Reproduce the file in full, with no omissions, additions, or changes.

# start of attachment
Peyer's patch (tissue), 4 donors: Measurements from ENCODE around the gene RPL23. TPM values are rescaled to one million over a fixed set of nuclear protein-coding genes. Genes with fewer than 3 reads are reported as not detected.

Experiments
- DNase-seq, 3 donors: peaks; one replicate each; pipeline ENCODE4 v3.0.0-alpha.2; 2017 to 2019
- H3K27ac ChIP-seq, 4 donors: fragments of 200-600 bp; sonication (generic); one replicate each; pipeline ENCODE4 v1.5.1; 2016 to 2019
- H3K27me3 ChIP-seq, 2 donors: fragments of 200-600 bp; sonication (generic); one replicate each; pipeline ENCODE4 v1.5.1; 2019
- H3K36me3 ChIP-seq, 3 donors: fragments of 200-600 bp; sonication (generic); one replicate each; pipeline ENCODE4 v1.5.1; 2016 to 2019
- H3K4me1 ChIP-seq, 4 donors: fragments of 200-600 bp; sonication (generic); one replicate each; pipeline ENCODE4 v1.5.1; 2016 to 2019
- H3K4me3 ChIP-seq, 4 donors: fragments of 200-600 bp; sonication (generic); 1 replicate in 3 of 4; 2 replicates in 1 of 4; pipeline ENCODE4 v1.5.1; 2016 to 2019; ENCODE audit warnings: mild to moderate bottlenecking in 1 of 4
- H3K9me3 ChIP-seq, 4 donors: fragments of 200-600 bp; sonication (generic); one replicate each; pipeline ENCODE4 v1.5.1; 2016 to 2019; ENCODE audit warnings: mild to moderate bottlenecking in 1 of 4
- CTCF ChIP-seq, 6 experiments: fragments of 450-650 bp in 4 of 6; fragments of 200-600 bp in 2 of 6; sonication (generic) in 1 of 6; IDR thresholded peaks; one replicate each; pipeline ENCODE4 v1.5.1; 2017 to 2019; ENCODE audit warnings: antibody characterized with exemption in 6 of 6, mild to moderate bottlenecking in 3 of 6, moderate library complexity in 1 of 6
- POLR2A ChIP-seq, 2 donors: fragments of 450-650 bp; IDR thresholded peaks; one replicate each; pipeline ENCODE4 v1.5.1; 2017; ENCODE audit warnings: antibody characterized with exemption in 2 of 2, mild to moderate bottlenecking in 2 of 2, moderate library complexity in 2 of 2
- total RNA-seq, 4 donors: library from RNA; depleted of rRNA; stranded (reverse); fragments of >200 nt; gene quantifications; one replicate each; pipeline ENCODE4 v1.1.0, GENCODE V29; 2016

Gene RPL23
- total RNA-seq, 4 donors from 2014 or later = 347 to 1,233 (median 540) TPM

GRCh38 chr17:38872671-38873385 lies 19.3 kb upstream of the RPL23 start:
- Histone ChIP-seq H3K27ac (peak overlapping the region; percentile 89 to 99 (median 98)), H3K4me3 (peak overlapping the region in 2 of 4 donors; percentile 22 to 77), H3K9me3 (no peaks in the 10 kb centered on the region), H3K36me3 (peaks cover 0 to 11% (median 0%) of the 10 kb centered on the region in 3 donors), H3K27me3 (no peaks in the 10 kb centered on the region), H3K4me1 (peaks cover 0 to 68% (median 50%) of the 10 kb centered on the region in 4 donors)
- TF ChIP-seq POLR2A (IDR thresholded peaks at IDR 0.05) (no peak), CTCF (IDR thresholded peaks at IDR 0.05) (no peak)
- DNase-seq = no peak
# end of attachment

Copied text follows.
Peyer's patch (tissue), 4 donors: Measurements from ENCODE around the gene RPL23. TPM values are rescaled to one million over a fixed set of nuclear protein-coding genes. Genes with fewer than 3 reads are reported as not detected.

Experiments
- DNase-seq, 3 donors: peaks; one replicate each; pipeline ENCODE4 v3.0.0-alpha.2; 2017 to 2019
- H3K27ac ChIP-seq, 4 donors: fragments of 200-600 bp; sonication (generic); one replicate each; pipeline ENCODE4 v1.5.1; 2016 to 2019
- H3K27me3 ChIP-seq, 2 donors: fragments of 200-600 bp; sonication (generic); one replicate each; pipeline ENCODE4 v1.5.1; 2019
- H3K36me3 ChIP-seq, 3 donors: fragments of 200-600 bp; sonication (generic); one replicate each; pipeline ENCODE4 v1.5.1; 2016 to 2019
- H3K4me1 ChIP-seq, 4 donors: fragments of 200-600 bp; sonication (generic); one replicate each; pipeline ENCODE4 v1.5.1; 2016 to 2019
- H3K4me3 ChIP-seq, 4 donors: fragments of 200-600 bp; sonication (generic); 1 replicate in 3 of 4; 2 replicates in 1 of 4; pipeline ENCODE4 v1.5.1; 2016 to 2019; ENCODE audit warnings: mild to moderate bottlenecking in 1 of 4
- H3K9me3 ChIP-seq, 4 donors: fragments of 200-600 bp; sonication (generic); one replicate each; pipeline ENCODE4 v1.5.1; 2016 to 2019; ENCODE audit warnings: mild to moderate bottlenecking in 1 of 4
- CTCF ChIP-seq, 6 experiments: fragments of 450-650 bp in 4 of 6; fragments of 200-600 bp in 2 of 6; sonication (generic) in 1 of 6; IDR thresholded peaks; one replicate each; pipeline ENCODE4 v1.5.1; 2017 to 2019; ENCODE audit warnings: antibody characterized with exemption in 6 of 6, mild to moderate bottlenecking in 3 of 6, moderate library complexity in 1 of 6
- POLR2A ChIP-seq, 2 donors: fragments of 450-650 bp; IDR thresholded peaks; one replicate each; pipeline ENCODE4 v1.5.1; 2017; ENCODE audit warnings: antibody characterized with exemption in 2 of 2, mild to moderate bottlenecking in 2 of 2, moderate library complexity in 2 of 2
- total RNA-seq, 4 donors: library from RNA; depleted of rRNA; stranded (reverse); fragments of >200 nt; gene quantifications; one replicate each; pipeline ENCODE4 v1.1.0, GENCODE V29; 2016

Gene RPL23
- total RNA-seq, 4 donors from 2014 or later = 347 to 1,233 (median 540) TPM

GRCh38 chr17:38872671-38873385 lies 19.3 kb upstream of the RPL23 start:
- Histone ChIP-seq H3K27ac (peak overlapping the region; percentile 89 to 99 (median 98)), H3K4me3 (peak overlapping the region in 2 of 4 donors; percentile 22 to 77), H3K9me3 (no peaks in the 10 kb centered on the region), H3K36me3 (peaks cover 0 to 11% (median 0%) of the 10 kb centered on the region in 3 donors), H3K27me3 (no peaks in the 10 kb centered on the region), H3K4me1 (peaks cover 0 to 68% (median 50%) of the 10 kb centered on the region in 4 donors)
- TF ChIP-seq POLR2A (IDR thresholded peaks at IDR 0.05) (no peak), CTCF (IDR thresholded peaks at IDR 0.05) (no peak)
- DNase-seq = no peak